In 1955, H. K. Beecher, the chief of anesthesiology at Massachusetts General Hospital in Boston, published a landmark paper entitled “The Powerful Placebo.”1 In it, Beecher described his review of more than two dozen medical case histories and his findings, documenting that up to one-third of the patients healed from essentially nothing. The term used to describe this phenomenon was the placebo response—or, as it is more commonly known, the placebo effect.
Placebo is used to describe any form of treatment where patients are led to believe that they’re experiencing a beneficial procedure or receiving a curative agent, while in reality they’re given something that has no known healing properties.
The placebo can be as simple as a sugar pill or common saline solution or as complex as an actual surgery during which nothing is done. In other words, while the patients have agreed to participate in a medical study, they may not know precisely what their role in it will be. To test the placebo effect, they may undergo all of the experiences of surgery—including anesthesia, incisions, and sutures—while in reality nothing is added, taken away, or changed. No organs are treated. No tumors are removed.
What’s important here is that the patients believe something is done. Based on their trust of the doctor and modern medicine, they believe that what they’ve experienced will help their condition. In the presence of their belief, their body responds as if they’d actually taken the drug or undergone a real procedure.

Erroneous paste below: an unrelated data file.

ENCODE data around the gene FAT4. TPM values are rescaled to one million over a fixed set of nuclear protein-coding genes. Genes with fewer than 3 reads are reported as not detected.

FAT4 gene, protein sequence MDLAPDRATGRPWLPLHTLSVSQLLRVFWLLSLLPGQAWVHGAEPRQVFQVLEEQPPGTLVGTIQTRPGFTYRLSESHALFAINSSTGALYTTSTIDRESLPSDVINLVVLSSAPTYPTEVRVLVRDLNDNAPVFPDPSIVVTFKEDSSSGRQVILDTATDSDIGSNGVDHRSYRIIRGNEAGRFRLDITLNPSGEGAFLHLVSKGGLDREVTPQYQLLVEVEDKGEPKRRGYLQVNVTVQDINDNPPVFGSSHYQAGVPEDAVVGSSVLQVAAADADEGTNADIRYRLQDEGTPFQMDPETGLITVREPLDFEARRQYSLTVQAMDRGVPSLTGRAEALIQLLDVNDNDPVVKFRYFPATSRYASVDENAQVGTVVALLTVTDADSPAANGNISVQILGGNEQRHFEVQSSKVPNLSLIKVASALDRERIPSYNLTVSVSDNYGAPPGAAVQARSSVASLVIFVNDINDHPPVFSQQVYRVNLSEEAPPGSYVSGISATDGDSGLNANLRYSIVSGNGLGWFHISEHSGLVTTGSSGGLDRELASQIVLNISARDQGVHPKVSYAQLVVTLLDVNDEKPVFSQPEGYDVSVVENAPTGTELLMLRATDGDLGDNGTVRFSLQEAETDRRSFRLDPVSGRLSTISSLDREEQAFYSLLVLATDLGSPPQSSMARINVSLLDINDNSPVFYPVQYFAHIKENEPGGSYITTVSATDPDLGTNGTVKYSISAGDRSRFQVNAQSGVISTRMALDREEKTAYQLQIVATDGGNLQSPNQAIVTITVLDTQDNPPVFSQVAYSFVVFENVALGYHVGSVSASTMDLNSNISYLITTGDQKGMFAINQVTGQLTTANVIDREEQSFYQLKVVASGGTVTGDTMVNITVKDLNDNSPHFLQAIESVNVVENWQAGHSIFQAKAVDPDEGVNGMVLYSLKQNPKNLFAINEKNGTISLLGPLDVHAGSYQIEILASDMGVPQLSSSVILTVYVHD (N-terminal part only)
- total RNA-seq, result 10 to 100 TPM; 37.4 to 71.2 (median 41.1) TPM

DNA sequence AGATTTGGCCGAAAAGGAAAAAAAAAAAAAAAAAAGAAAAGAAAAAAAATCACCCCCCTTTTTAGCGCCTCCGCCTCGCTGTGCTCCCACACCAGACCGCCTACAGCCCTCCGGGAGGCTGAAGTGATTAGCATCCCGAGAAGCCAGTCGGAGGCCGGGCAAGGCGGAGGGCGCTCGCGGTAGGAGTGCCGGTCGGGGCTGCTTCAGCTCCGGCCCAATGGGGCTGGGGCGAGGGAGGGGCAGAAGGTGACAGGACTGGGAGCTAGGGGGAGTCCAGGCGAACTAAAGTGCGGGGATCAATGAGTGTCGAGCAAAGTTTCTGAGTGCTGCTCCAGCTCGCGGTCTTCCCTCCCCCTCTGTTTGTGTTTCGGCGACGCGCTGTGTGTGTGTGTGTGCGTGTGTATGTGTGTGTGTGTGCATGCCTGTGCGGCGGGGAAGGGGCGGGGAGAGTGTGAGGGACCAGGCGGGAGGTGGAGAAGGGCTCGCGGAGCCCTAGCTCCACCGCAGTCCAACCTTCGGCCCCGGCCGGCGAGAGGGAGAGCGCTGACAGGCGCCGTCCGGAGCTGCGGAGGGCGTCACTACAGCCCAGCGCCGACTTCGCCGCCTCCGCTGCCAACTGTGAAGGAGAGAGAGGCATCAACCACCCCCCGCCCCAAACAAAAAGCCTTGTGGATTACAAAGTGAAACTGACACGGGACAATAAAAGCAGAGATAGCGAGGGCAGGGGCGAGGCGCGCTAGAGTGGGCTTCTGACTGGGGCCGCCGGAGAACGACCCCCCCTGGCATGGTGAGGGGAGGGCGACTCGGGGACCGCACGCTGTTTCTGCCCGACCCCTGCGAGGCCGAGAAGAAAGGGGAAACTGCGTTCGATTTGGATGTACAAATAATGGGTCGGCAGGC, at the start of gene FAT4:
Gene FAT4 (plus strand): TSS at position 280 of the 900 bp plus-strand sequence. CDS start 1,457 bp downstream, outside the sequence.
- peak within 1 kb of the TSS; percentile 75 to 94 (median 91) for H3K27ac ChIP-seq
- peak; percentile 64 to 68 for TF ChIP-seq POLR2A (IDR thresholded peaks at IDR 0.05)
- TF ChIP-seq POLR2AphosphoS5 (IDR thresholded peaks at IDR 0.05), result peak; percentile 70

While Beecher reported that around one-third of the patients he reviewed responded positively to a placebo, other studies have placed the response rate even higher, depending on the condition for which patients were treated. Migraine headaches and wart removal, for example, have had high success rates. The following excerpt from an article published in The New York Times in 2000 reveals just how powerful the placebo effect can be:
Forty years ago, a young Seattle cardiologist named Leonard Cobb conducted a unique trial of a procedure then commonly used for angina, in which doctors made small incisions in the chest and tied knots in two arteries to try to increase blood flow to the heart. It was a popular technique — 90 percent of patients reported that it helped—but when Cobb compared it with placebo surgery in which he made incisions but did not tie off the arteries, the sham operations proved just as successful. The procedure, known as internal mammary ligation, was soon abandoned.2
In May 2004, a group of scientists at Italy’s University of Turin Medical School conducted an unprecedented study investigating the power of belief to heal in a medical situation. It began with administering drugs that mimic dopamine and relieve patients’ symptoms. It’s important to note here that the drugs have a short life span in the body and their effects last only about 60 minutes. As they wear off, the symptoms return.
Twenty-four hours later, the patients underwent a medical procedure where they believed that they would receive a substance to restore their brain chemistry to normal levels. In reality, however, they were given a simple saline solution that should have had no effect on their condition.